ERBIL, Kurdistan Region – Kurds from all over the Region have lit up the town of Akre in Duhok, considered the capital of Newroz, as the ages-long tradition of lighting fires to welcome the new year on the first day of spring commenced on Sunday.
Hundreds of thousands of people from the Kurdistan Region, as well as Kurdish regions in Turkey, Iran, and Syria celebrated Newroz on Sunday, also symbolizing a day of freedom from tyranny and resistance.
In Akre, it has become a tradition for visitors to climb up the town’s hill with torches after dusk, creating a festive spirit with fireworks displays in the diverse town where Muslims, Christians, and other ethnicities and religious groups have coexisted for centuries.
This year, around 150,000 people from the Kurdistan Region and other Kurdish-populated areas have flocked to the town to celebrate Newroz, the town’s mayor Mazin Mohammed Said told Rudaw on Sunday.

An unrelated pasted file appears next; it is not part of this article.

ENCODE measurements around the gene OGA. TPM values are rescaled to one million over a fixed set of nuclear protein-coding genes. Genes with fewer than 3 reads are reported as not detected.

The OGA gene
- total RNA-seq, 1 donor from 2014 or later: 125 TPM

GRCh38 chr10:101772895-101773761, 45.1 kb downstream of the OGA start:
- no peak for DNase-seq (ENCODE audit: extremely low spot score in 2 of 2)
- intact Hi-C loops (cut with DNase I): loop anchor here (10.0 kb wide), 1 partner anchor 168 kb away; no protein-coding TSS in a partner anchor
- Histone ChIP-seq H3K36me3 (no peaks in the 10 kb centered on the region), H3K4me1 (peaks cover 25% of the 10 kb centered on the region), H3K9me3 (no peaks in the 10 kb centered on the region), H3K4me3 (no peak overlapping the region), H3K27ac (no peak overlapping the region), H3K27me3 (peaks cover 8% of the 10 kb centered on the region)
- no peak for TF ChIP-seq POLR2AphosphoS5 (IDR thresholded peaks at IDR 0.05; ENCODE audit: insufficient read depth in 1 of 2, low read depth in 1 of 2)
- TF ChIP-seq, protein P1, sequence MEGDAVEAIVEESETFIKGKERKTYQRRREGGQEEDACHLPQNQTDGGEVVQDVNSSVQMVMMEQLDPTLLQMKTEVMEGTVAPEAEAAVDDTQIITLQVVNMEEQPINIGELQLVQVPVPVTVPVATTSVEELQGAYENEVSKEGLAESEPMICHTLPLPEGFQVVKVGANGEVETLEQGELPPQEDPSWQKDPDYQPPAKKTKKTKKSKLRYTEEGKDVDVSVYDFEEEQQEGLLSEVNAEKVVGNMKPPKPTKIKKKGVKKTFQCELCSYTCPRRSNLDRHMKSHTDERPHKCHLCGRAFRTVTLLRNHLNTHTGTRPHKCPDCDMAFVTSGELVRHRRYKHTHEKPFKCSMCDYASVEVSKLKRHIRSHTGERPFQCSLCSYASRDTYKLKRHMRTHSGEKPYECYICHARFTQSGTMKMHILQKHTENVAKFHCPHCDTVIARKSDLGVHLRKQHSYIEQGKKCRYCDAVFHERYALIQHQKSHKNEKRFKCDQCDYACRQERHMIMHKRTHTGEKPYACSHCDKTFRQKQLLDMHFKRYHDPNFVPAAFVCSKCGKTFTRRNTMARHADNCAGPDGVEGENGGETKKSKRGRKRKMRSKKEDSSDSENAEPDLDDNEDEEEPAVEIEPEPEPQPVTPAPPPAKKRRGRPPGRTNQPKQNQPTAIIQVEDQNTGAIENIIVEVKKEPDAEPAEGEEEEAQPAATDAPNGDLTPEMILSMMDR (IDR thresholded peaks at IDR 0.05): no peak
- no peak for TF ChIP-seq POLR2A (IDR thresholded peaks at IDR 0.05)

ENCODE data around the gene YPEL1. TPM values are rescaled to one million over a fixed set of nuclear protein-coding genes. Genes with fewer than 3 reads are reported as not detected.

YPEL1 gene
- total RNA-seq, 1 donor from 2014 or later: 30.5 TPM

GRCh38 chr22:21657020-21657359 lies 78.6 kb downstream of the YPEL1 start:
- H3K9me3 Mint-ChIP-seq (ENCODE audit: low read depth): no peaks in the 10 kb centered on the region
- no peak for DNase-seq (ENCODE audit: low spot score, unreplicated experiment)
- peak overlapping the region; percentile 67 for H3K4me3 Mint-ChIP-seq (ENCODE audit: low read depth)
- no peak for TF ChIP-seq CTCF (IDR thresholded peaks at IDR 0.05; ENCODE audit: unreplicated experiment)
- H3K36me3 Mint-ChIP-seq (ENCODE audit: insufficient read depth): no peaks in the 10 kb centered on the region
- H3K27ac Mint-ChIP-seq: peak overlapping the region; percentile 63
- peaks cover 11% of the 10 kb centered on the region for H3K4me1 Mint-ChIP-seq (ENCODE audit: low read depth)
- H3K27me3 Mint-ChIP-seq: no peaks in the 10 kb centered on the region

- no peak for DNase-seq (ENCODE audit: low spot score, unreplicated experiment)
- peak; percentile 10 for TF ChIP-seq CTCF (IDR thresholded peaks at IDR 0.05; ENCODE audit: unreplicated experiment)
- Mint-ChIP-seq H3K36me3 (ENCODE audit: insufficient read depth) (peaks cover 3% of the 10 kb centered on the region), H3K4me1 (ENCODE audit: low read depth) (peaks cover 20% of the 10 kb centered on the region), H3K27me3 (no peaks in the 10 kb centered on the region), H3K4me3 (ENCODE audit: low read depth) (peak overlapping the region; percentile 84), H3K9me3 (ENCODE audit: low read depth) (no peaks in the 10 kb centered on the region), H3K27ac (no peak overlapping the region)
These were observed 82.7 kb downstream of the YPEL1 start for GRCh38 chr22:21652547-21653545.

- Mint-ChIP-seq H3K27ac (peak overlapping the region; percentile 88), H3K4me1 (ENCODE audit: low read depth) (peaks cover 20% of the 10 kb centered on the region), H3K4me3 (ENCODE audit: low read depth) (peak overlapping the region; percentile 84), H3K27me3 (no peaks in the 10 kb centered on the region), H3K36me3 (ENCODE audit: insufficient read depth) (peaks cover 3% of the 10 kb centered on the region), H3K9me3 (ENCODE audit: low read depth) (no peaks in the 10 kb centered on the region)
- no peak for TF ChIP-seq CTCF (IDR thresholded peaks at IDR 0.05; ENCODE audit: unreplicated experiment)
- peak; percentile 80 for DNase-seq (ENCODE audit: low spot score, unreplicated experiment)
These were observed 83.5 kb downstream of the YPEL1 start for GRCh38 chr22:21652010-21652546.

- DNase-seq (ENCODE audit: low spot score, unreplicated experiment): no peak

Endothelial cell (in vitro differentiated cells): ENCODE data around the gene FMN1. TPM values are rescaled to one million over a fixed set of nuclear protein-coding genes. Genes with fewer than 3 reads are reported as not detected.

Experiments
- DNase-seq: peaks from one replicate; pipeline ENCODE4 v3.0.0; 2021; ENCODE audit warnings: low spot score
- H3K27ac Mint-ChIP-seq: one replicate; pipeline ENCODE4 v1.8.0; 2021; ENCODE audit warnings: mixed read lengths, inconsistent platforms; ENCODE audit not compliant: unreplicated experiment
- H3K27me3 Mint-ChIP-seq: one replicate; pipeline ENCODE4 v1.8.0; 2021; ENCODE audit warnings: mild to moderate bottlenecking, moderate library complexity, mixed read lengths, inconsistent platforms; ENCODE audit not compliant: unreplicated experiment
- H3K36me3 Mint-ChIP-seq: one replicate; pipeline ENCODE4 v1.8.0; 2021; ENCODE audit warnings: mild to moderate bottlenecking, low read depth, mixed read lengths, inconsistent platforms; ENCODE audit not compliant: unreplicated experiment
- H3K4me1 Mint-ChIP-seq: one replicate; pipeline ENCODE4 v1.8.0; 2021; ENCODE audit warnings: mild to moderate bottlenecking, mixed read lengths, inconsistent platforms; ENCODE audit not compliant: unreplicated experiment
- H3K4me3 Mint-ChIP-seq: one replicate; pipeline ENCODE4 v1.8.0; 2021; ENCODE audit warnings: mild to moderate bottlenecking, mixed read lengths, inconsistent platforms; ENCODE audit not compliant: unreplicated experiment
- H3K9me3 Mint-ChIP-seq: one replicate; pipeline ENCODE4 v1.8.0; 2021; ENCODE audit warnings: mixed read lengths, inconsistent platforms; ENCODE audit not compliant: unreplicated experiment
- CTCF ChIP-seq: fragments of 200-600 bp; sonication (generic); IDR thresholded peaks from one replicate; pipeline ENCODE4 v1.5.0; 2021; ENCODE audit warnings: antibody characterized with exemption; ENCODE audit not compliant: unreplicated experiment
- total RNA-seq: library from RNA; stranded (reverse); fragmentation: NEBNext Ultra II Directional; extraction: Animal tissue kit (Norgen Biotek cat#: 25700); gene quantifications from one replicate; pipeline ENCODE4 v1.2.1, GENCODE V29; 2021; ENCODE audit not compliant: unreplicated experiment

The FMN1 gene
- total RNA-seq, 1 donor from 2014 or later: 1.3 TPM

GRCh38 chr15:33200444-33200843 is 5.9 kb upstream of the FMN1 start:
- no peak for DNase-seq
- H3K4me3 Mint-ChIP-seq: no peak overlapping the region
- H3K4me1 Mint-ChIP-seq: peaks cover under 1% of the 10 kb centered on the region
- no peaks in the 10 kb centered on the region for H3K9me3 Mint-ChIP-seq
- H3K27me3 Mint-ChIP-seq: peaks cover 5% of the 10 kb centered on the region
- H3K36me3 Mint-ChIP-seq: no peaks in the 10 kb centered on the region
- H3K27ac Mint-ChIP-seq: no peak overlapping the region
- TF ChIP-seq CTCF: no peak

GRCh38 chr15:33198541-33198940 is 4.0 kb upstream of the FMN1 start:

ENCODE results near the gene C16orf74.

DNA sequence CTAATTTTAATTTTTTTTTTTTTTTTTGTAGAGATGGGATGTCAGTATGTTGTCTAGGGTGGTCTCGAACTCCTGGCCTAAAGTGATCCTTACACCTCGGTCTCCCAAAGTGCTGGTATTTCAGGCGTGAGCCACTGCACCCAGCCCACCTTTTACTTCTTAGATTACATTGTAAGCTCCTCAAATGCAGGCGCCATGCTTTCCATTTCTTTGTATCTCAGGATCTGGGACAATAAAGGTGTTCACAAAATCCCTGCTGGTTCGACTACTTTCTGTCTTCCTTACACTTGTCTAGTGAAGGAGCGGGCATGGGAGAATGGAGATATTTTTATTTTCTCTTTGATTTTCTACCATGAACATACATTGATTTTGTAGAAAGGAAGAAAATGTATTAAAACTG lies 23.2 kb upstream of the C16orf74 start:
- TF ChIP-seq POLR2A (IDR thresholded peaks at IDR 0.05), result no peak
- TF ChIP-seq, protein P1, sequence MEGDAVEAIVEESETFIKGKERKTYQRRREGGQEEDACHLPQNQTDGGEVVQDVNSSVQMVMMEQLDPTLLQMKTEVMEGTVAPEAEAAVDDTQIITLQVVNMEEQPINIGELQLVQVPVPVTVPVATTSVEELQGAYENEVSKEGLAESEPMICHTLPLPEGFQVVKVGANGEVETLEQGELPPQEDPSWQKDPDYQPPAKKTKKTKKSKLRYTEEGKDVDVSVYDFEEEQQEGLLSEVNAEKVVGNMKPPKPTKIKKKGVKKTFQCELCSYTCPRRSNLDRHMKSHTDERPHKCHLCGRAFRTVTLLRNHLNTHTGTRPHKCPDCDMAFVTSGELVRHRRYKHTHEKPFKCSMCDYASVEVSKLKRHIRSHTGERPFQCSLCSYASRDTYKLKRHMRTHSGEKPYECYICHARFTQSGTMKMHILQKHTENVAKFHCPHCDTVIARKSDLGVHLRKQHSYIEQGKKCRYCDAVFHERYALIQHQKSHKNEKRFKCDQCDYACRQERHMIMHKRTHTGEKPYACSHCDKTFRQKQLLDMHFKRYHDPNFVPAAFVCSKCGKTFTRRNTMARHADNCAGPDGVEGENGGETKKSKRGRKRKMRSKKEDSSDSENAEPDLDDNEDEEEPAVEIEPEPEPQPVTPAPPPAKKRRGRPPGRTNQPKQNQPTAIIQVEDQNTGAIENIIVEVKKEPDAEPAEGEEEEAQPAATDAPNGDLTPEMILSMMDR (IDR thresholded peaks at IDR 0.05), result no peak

Celebrations in the city of Kirkuk also ensued as thousands of Kurds lit the Newroz fire at Kirkuk Citadel.
This year, Newroz festivities in the Kurdistan Region finally returned back to normal after they were halted for two years as the peak of the COVID-19 pandemic prevented large gatherings from taking place.
In 2020, a total lockdown was enforced in Newroz as the Kurdistan Region was recording its first coronavirus cases.
Kurds celebrate Newroz on March 21-23 by picnicking in the countryside and lighting bonfires with their families and loved ones. The occasion is known as the Kurdish New Year.
Celebrations and festivities are held across the Kurdistan Region with hundreds of thousands of Kurds dancing in their colorful and traditional Kurdish clothes.
Thousands of tourists from Iraq have also flocked to the Region for Newroz celebrations.
On Wednesday, Iraqi Prime Minister Mustafa al-Kadhimi announced Sunday, March 20, and Monday, March 21, to be official holidays in celebration of the Kurdish New Year.